In Hawk v. Commissioner [Dec. 47,948(M)], T.C. Memo. 1992-42, we held invalid a notice of deficiency mailed 43 days after the taxpayer filed a later return with a new address because the Commissioner failed to show reasonable care and diligence in determining the taxpayer's last known address for mailing the notice of deficiency. In Hawk, the Commissioner offered no evidence showing when the taxpayer's 1984 return was processed, whether it was before or after the notice of deficiency was issued, or whether there was any notation in the Commissioner's records that the Commissioner had received a new address for the taxpayer.
Petitioner argues that respondent did not explain why petitioner's new address was not processed when the check was removed from her return and credited to her account using her taxpayer identification number. Petitioner contends that processing her address change at the time of filing would be an "incrementally insignificant" task for respondent. Petitioner also argues that respondent did not show that computer technology was not sufficiently advanced to allow respondent to process address changes faster than was done in this case. Thus, petitioner asserts, respondent did not process the 1989 return with reasonable diligence and, as a result, the deficiency notice was not sent to petitioner's last known address.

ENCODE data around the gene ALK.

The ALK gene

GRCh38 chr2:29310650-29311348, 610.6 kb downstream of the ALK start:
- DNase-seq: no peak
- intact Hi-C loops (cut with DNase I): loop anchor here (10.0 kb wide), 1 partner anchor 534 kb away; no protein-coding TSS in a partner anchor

To show the exercise of reasonable diligence, respondent called Ms. Lillian Cohen, a manager in the Brook Haven Service Center in Holtsville, New York, to testify, and attached the affidavit of Robert J. Carver, Deputy Assistant Commissioner, Returns Processing, Internal Revenue Service, National Office, Washington, D.C.
Ms. Cohen and Mr. Carver described how returns were processed in 1990 and how they were coded into the IRS computer system. Ms. Cohen testified that the new address shown on petitioner's 1989 return was not accessible by computer to any of respondent's agents before the week of June 17, 1990.